For your experimenting, it would probably be easier to set a fixed voltage for Vref determined to be high enough for a range of possibilities, and put in adjustable resistors on both ends - then dial in the bottom and top end TPS voltages by setting the variable resistors according to the formulas. That way you can quickly experiment with different settings of the two ends simultaneously across all operating conditions - not just trying to optimize bottom, top, and middle in separate test runs. Just a suggestion.
'98 LXi - Later Concorde gages (black w/ chrome rings)/'99 LX - LHS gages (white) - HIR bulbs
Now the way I have it currently is raised voltage at idle. The top end(full throttle) is cut down by not letting the throttle open all the way. With it the way it is now, I'm lean on the top end still. With what your saying to be done, I can't make the top voltage any higher for the WOT. I understand what your saying, about getting the low voltage where it needs to be and then the high voltage, but it seems like I already hit a wall with that. I'm lean with a maxed out TPS signal on a throttle body that isn't open all the way yet. Its cut down to about 85-90% now. I think the throttle body is too large. I do have a smaller 60 or 65mm to try out.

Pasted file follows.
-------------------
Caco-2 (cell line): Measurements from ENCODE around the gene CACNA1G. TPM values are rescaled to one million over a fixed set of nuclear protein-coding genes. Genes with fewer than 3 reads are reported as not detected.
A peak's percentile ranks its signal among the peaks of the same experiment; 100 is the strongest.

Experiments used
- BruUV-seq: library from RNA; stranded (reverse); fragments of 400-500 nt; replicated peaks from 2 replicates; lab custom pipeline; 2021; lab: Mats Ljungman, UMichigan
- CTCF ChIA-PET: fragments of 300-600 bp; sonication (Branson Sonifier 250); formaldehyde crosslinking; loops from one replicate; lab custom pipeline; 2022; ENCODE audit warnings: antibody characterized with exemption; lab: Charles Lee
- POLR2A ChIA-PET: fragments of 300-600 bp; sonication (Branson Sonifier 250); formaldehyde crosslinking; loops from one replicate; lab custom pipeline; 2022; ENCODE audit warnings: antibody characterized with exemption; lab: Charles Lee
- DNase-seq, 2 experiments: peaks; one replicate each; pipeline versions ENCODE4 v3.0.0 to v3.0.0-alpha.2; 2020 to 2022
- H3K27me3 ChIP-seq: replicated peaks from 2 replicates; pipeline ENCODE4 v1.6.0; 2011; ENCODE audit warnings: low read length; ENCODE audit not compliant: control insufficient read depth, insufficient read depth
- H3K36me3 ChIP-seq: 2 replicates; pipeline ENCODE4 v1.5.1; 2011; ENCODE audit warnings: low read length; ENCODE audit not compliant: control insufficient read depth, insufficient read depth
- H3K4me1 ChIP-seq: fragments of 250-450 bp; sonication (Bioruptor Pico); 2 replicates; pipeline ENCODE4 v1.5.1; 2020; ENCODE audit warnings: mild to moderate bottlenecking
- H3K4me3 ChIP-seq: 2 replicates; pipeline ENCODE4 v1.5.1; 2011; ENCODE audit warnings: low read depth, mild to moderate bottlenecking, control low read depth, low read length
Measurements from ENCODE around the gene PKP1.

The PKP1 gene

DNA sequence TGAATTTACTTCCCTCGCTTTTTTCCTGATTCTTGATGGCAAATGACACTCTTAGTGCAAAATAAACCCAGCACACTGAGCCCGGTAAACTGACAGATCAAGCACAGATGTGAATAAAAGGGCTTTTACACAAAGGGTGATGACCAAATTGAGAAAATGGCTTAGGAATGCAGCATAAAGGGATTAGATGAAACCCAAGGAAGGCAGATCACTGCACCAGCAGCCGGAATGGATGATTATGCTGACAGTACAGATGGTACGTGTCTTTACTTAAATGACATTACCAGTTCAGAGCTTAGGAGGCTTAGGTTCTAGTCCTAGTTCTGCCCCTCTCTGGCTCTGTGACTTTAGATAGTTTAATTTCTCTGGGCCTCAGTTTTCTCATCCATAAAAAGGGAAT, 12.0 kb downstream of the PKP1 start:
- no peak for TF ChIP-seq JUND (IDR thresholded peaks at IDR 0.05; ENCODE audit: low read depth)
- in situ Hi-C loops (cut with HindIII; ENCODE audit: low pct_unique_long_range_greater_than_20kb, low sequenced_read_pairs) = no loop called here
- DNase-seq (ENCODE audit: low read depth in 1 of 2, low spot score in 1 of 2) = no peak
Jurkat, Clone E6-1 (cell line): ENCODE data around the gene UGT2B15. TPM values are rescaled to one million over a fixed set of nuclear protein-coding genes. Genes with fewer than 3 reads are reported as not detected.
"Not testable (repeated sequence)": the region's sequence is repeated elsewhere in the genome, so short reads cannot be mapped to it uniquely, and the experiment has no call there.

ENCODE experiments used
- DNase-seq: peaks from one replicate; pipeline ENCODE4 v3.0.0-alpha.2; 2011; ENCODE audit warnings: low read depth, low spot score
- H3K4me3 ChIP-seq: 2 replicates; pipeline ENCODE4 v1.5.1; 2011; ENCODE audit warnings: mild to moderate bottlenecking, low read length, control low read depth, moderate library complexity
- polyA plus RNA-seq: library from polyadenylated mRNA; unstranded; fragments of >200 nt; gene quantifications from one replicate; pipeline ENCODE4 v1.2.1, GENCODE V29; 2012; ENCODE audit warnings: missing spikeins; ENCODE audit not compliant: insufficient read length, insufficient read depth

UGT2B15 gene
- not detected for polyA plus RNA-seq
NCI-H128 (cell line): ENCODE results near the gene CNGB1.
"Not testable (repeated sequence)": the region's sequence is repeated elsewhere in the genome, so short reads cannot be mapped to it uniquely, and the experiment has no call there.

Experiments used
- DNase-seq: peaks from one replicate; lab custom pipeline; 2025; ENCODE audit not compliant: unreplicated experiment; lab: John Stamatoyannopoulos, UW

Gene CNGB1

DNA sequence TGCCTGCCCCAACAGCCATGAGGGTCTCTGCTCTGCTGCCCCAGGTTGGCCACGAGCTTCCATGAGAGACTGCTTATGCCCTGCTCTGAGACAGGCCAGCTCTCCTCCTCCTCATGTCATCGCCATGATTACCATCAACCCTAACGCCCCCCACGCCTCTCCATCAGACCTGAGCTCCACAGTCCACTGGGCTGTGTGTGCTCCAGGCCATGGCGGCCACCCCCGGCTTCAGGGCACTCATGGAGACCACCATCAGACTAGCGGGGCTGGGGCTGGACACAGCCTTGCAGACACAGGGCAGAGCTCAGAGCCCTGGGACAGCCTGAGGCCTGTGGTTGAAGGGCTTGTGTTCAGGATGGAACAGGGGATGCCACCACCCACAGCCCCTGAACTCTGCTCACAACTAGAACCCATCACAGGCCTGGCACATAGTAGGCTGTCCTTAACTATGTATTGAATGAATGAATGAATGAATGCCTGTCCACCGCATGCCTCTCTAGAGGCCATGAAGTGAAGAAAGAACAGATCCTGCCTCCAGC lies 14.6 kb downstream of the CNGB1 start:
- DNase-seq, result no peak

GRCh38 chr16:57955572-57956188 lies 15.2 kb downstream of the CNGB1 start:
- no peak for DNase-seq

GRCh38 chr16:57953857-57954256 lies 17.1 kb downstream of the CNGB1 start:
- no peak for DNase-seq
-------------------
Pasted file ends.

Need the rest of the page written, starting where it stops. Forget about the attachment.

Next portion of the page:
If I can't get this done here soon and have it set correctly, I may just put the stock 2.7 intake back on and just tweak the MAP sensor alone. I love the extra low end kick, but the hit in mileage just isn't worth it to me. I was only getting 21-22mpg with the way I ran it for a long time. With just turning the MAP's vref down alone, I'm back to about 26mpg. And thats with winter fuel. Before I tore into the engine I could get 30+.
If it was easy to take the MAP's vref and have it lower on the low throttle and higher on the high throttle, I would do that. I'm just not that knowledgeable to design something like that myself.
If I can do the above, I will fix the TPS voltage how you say. But I need to fix the fuel issue first. Know how to build a variable 5v circuit ran off the TPS signal?